Nanaimo city council reinstated downtown security after funding for the service had run out.
On Monday at a committee of the whole meeting at the Vancouver Island Conference Centre, Nanaimo councillors voted unanimously to restore funding for security guards downtown.
Kevan Shaw, president of the Victoria Crescent Association, made the request to councillors.
“We’re witnessing increases in downtown lawlessness, aggressive panhandling, open illegal drug use, defecation and assaults,” he said. “Some RCMP are now telling me it’s the worst they have ever seen it. Security says it is the worst.”
Tracy Samra, city chief administrative officer, said the community vitality committee and public safety committee are both looking at the issue and said the city has also been undertaking public engagement around downtown safety. But she said that the budget for security guards through Footprints Security Patrol had run out and there weren’t sufficient funds in that city department for the remainder of the fiscal year.
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Councillors talked about different ways to address the issue including a task force.
“That’s a discussion to have and we need to have it, but we need to put that support back in place,” said Coun. Diane Brennan, speaking in support of Coun. Bill Yoachim’s motion to restore funding for security.
Coun. Sheryl Armstrong said she agrees that some of the issues Shaw mentioned are getting worse, but stressed that the city doesn’t have the money to pay for all the programs and services necessary.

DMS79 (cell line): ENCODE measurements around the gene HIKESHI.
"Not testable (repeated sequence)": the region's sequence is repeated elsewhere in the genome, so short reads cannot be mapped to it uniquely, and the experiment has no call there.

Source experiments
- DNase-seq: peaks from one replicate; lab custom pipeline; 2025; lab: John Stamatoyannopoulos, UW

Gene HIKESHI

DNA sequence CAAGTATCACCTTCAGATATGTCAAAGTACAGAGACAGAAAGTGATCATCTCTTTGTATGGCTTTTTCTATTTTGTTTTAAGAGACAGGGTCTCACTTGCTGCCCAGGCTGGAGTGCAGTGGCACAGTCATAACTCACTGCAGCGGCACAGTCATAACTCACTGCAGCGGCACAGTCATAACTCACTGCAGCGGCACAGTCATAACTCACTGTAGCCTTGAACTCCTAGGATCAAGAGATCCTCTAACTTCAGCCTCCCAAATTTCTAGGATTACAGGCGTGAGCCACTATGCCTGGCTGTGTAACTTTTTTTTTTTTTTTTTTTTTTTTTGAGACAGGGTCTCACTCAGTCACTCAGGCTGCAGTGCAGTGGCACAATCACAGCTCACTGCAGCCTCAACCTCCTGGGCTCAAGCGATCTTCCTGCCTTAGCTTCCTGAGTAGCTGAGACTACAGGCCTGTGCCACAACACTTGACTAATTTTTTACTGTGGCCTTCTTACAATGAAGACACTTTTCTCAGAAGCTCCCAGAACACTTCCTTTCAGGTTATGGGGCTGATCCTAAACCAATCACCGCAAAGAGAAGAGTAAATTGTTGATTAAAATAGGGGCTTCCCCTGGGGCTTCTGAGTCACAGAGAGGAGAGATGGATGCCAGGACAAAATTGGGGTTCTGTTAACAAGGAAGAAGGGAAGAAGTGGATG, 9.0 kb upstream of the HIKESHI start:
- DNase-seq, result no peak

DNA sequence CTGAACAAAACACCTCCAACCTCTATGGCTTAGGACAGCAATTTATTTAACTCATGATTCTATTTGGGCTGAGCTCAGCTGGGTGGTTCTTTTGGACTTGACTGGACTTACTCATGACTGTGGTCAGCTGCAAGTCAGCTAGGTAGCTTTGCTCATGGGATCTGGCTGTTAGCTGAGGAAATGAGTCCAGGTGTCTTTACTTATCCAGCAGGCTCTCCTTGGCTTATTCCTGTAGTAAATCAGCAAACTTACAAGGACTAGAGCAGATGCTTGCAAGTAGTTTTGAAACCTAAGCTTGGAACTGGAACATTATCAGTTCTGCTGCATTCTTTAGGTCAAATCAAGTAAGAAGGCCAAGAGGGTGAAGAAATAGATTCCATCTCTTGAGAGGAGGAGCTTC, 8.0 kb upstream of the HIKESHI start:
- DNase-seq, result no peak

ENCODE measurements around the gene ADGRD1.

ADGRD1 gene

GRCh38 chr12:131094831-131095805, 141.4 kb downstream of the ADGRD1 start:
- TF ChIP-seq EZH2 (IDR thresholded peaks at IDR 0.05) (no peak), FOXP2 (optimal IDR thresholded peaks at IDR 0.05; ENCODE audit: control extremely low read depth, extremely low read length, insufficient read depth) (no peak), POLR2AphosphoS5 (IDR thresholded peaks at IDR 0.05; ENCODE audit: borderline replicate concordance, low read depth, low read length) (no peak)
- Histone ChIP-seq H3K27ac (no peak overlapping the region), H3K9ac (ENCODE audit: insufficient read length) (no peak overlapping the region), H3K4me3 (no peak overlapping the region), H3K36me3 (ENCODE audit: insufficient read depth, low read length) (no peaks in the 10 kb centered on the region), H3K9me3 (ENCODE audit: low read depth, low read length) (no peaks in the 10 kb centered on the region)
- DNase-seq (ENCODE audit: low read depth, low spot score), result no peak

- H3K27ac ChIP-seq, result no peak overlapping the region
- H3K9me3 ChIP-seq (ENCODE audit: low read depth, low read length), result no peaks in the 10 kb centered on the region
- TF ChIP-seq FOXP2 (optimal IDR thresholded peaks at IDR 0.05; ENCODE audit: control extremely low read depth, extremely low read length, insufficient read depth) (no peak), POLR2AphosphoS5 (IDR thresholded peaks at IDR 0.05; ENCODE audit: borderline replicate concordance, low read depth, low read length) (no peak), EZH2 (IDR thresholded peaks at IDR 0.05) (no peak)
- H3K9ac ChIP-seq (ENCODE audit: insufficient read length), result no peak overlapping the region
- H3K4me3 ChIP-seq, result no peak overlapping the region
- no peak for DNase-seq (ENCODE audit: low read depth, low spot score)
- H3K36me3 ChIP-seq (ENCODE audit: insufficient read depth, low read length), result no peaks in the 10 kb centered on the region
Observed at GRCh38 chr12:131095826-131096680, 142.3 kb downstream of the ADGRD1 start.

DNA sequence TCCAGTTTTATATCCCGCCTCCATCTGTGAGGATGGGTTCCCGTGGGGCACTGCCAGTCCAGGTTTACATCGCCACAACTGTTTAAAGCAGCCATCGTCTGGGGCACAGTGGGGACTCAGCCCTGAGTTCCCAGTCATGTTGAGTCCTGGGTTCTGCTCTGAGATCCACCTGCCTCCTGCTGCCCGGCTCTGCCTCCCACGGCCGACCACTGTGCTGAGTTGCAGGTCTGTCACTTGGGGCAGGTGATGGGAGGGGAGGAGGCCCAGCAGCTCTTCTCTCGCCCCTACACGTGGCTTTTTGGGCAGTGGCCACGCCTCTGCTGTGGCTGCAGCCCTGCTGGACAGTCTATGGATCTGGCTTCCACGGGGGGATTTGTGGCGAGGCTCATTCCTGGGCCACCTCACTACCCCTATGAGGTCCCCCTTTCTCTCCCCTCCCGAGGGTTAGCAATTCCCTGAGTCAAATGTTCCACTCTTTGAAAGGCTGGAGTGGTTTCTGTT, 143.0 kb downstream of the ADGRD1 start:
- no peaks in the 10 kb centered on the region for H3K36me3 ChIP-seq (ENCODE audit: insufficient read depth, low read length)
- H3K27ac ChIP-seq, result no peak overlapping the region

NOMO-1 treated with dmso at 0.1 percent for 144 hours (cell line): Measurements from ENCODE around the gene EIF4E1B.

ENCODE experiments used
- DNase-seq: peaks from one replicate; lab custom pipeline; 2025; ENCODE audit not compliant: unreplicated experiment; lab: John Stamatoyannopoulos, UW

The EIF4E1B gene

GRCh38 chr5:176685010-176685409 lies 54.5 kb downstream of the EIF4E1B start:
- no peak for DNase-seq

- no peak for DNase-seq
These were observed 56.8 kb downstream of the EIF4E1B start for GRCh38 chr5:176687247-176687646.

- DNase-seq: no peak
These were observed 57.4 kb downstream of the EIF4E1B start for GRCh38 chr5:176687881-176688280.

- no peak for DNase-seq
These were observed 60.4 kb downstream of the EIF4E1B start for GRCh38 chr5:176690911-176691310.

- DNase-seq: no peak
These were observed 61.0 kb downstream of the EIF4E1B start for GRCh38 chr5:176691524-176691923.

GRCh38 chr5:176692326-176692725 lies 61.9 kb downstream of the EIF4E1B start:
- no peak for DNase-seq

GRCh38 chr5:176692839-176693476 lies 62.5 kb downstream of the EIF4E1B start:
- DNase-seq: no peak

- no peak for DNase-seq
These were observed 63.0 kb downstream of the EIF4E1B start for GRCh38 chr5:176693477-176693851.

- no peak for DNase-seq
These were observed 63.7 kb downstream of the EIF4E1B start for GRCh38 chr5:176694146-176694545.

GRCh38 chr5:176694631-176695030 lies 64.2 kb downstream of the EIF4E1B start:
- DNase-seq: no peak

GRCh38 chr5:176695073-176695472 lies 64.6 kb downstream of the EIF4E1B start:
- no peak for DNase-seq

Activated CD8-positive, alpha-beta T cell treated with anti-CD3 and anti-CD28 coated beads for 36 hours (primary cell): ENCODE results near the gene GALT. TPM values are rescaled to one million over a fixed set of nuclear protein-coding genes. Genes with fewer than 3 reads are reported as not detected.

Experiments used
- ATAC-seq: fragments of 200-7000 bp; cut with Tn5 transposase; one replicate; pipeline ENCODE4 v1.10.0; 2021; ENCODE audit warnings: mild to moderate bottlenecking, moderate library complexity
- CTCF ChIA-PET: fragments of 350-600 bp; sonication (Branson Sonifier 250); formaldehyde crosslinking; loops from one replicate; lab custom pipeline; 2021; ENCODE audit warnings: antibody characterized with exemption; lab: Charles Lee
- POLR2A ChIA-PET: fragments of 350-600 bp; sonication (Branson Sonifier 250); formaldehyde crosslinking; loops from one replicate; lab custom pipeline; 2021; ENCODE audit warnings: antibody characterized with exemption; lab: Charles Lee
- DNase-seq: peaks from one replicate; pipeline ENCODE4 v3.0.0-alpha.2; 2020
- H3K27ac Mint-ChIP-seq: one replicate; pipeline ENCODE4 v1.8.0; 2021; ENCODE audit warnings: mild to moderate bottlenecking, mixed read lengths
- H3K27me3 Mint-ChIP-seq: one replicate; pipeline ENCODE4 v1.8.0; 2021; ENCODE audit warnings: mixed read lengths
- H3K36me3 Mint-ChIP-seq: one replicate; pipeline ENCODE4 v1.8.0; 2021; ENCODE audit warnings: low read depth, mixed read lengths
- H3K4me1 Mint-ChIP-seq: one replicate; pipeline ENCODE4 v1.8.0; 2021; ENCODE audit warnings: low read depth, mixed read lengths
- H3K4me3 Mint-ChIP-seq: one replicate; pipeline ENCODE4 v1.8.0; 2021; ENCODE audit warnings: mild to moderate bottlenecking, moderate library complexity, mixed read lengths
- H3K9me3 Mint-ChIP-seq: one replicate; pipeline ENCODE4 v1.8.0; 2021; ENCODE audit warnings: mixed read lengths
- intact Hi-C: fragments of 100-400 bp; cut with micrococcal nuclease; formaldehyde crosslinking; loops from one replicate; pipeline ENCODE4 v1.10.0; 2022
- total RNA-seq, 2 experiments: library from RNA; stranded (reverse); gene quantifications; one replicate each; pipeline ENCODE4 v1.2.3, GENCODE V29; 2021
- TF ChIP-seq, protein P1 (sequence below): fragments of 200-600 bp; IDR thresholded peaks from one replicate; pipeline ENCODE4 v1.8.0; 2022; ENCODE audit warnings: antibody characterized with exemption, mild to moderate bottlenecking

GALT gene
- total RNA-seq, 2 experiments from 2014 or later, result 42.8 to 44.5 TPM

“Until there’s a significant influx of provincial and federal dollars, we’re going to be stuck with a lot of issues because there’s no capabilities at the hospital to house these people, there’s no places where they’re a resident, it’s just a revolving door,” she said. “So until we can get some commitments from the federal and provincial government, I don’t believe this all needs to fall on the city’s hands. I know that part of it does.”
Coun. Ian Thorpe said in speaking with downtown merchants lately, they’re expressing frustration and anger and say things have gotten worse.
“[When] they go out to get a cup of coffee and have to cross the street, they call it running the gauntlet,” Thorpe said. “And it’s just not a safe situation for our downtown business people or tourists or residents.”
He said it’s “the very least we can do” to reinstate security guards.
The motion carried unanimously. No dollar figure was specified on Monday, but a city report from the bylaw, regulation and security section in September requested $25,000 to continue security patrols until the end of 2017.